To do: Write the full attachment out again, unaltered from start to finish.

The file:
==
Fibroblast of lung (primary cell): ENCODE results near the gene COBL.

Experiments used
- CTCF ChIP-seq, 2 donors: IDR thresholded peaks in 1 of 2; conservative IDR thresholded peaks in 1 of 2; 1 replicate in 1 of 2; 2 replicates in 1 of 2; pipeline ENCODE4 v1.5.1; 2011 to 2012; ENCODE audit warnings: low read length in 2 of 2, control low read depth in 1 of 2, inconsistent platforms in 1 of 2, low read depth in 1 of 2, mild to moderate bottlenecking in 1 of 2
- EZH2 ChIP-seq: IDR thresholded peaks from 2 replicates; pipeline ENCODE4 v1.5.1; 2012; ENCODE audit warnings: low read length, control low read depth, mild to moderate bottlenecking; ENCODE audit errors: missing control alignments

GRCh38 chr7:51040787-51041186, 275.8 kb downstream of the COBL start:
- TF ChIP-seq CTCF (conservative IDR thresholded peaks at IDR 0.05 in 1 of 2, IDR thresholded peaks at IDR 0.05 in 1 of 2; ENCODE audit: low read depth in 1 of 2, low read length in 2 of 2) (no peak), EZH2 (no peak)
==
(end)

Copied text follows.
Fibroblast of lung (primary cell): ENCODE results near the gene COBL.

Experiments used
- CTCF ChIP-seq, 2 donors: IDR thresholded peaks in 1 of 2; conservative IDR thresholded peaks in 1 of 2; 1 replicate in 1 of 2; 2 replicates in 1 of 2; pipeline ENCODE4 v1.5.1; 2011 to 2012; ENCODE audit warnings: low read length in 2 of 2, control low read depth in 1 of 2, inconsistent platforms in 1 of 2, low read depth in 1 of 2, mild to moderate bottlenecking in 1 of 2
- EZH2 ChIP-seq: IDR thresholded peaks from 2 replicates; pipeline ENCODE4 v1.5.1; 2012; ENCODE audit warnings: low read length, control low read depth, mild to moderate bottlenecking; ENCODE audit errors: missing control alignments

GRCh38 chr7:51040787-51041186, 275.8 kb downstream of the COBL start:
- TF ChIP-seq CTCF (conservative IDR thresholded peaks at IDR 0.05 in 1 of 2, IDR thresholded peaks at IDR 0.05 in 1 of 2; ENCODE audit: low read depth in 1 of 2, low read length in 2 of 2) (no peak), EZH2 (no peak)